canadian human rights
They say the airline has a "toxic" work environment at sites across the country.
Is ethnic discrimination alive and well in Canada? Not according to a new CBC poll published this week in which 75 per cent of respondents say Canada is "a welcoming place for all ethnicities." An Insights West poll reported in the Vancouver Sun last month suggests, by contrast, that Canadians are not terribly willing to face the facts about ethnic discrimination, and that it is a bigger problem than most would like to think.
Monday, December 10 is International Human Rights Day. And on this day three Canadians remain in prison in Iran. Are we safer here in Canada? A vast body of Canadian law has been developed that upholds the rights of individuals even in the face of the most heinous crimes. But in Canada, today, in light of the cases of Mohamed Harkat, Mohammad Mahjoub and Mahmoud Jaballah, if someone thinks you are a terrorist -- and someone said you are a terrorist even under torture -- you may be arrested, thrown in prison, or placed under house arrest, tried without knowing the evidence against you and then deported.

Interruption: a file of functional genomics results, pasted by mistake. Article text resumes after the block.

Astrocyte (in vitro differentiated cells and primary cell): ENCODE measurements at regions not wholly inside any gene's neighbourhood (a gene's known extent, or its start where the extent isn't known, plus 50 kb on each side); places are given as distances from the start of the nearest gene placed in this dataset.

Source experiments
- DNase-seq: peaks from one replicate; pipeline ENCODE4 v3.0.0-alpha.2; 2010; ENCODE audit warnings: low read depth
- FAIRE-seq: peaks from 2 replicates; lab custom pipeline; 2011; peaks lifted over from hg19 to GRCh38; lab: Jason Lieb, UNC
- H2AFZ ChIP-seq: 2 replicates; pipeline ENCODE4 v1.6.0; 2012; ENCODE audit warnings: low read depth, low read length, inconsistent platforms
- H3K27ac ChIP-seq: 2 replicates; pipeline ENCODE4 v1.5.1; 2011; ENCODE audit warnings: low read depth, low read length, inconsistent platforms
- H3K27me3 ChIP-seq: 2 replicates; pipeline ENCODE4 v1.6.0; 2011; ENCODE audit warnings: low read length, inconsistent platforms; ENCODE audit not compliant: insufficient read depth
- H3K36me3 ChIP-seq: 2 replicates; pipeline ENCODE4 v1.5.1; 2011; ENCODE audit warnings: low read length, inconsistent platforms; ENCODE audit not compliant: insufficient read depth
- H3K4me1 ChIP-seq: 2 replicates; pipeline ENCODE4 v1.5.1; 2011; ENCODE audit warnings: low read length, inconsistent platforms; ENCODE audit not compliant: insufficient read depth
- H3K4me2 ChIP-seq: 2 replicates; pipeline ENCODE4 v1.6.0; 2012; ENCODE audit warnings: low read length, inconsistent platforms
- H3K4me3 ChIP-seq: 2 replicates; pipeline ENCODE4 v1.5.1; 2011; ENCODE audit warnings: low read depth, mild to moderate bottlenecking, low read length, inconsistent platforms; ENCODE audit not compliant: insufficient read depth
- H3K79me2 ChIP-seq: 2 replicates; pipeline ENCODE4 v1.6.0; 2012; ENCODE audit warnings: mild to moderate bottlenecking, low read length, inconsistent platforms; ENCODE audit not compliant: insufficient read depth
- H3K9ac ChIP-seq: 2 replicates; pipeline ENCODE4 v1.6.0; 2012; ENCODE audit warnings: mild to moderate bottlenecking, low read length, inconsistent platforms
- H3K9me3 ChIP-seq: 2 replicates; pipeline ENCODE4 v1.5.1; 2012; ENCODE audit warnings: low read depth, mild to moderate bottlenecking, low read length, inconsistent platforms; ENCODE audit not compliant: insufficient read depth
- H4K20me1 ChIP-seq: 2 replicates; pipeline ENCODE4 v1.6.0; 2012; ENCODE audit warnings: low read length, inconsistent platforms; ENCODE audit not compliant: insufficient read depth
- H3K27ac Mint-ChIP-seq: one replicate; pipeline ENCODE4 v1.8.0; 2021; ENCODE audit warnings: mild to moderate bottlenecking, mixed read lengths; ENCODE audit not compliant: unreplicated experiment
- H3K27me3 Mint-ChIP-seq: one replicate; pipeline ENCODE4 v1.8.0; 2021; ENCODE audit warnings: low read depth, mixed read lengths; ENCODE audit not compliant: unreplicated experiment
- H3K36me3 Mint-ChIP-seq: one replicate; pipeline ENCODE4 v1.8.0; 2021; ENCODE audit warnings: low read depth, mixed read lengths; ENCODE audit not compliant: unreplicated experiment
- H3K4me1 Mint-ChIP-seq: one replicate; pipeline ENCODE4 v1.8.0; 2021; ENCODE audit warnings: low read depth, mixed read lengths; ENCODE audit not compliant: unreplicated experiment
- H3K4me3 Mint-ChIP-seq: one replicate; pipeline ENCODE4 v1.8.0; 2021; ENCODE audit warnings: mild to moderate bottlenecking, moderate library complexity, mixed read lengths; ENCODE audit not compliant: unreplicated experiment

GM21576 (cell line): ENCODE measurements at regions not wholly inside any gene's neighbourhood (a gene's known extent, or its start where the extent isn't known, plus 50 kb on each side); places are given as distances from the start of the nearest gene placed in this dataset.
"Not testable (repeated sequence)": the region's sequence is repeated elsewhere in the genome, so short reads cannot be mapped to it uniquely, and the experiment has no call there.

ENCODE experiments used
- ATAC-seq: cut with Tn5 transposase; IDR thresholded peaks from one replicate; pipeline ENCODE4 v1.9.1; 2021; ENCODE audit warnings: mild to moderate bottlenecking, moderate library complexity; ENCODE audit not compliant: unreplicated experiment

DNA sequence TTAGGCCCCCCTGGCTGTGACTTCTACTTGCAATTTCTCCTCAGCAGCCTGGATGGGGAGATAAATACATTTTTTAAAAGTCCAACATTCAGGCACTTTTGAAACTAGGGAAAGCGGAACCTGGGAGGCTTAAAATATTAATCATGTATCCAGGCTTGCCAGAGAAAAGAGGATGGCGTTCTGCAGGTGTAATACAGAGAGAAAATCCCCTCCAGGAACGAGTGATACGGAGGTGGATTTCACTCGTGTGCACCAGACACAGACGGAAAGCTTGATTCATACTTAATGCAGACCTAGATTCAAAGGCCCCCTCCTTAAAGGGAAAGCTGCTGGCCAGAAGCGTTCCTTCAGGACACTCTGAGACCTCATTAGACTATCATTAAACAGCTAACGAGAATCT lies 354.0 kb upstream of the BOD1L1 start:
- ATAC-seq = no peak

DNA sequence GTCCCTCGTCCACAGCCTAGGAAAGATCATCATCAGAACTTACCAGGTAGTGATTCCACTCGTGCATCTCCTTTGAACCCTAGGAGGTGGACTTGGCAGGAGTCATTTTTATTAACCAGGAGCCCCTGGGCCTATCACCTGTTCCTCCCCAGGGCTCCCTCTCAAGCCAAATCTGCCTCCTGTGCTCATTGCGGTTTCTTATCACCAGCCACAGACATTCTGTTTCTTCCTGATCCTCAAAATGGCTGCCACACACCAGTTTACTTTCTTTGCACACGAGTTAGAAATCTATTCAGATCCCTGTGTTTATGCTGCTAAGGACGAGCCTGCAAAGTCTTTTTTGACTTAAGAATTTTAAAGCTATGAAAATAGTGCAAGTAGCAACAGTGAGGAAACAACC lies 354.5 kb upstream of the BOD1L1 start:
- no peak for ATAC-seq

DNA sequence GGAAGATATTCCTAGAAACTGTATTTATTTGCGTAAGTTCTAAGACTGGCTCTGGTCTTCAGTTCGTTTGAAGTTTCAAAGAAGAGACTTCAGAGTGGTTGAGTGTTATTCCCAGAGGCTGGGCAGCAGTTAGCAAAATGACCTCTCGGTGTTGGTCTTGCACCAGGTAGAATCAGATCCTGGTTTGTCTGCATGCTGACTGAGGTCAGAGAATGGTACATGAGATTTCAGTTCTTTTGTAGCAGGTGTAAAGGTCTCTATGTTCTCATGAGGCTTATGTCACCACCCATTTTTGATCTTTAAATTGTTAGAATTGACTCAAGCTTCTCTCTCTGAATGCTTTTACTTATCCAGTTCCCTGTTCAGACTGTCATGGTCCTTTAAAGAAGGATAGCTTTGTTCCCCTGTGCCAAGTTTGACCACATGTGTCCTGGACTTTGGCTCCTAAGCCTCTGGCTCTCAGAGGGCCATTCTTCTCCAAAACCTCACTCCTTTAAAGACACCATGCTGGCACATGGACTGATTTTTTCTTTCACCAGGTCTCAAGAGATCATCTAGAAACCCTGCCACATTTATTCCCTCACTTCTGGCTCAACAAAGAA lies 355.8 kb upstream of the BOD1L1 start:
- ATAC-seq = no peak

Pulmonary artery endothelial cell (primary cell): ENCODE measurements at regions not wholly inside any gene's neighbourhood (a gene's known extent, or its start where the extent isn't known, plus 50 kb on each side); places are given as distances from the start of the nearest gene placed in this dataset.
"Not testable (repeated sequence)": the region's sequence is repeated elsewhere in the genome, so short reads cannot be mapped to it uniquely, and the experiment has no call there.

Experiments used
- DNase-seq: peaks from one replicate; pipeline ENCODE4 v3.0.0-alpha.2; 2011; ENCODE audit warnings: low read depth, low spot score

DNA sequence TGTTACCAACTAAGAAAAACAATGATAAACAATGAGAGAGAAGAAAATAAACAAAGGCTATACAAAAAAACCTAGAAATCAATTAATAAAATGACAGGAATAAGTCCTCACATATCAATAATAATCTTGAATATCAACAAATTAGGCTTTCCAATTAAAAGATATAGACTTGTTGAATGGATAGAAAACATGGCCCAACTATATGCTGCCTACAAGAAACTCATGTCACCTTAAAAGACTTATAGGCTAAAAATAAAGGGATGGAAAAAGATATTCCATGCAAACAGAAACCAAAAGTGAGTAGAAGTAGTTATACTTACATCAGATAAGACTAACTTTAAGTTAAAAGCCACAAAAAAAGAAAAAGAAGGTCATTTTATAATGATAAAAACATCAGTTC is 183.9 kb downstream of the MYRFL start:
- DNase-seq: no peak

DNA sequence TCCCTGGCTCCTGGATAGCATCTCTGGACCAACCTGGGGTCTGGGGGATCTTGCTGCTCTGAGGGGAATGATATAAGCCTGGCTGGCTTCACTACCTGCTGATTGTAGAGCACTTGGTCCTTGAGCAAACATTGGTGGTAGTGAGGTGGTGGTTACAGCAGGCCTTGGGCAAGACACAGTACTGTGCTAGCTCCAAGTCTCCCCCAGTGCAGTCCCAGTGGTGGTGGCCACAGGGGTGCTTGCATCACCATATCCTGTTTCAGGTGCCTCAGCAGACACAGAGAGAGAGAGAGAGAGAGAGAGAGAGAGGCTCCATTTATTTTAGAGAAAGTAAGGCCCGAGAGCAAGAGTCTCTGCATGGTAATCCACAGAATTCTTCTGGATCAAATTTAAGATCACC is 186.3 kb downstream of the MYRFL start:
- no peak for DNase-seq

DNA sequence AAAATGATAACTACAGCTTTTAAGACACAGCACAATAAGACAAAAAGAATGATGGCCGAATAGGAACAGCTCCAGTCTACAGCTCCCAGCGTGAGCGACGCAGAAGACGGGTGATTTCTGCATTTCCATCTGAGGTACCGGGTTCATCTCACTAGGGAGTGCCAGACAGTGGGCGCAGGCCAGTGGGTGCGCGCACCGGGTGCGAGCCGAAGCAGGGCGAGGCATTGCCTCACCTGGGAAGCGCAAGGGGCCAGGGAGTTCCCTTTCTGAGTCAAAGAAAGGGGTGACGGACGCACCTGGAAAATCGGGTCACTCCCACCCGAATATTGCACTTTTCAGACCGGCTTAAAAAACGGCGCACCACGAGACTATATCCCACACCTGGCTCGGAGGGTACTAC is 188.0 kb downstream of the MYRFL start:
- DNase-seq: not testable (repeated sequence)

The expertise that comes with age is enough to overcome the frailties that linger in the presumptions of those who say commercial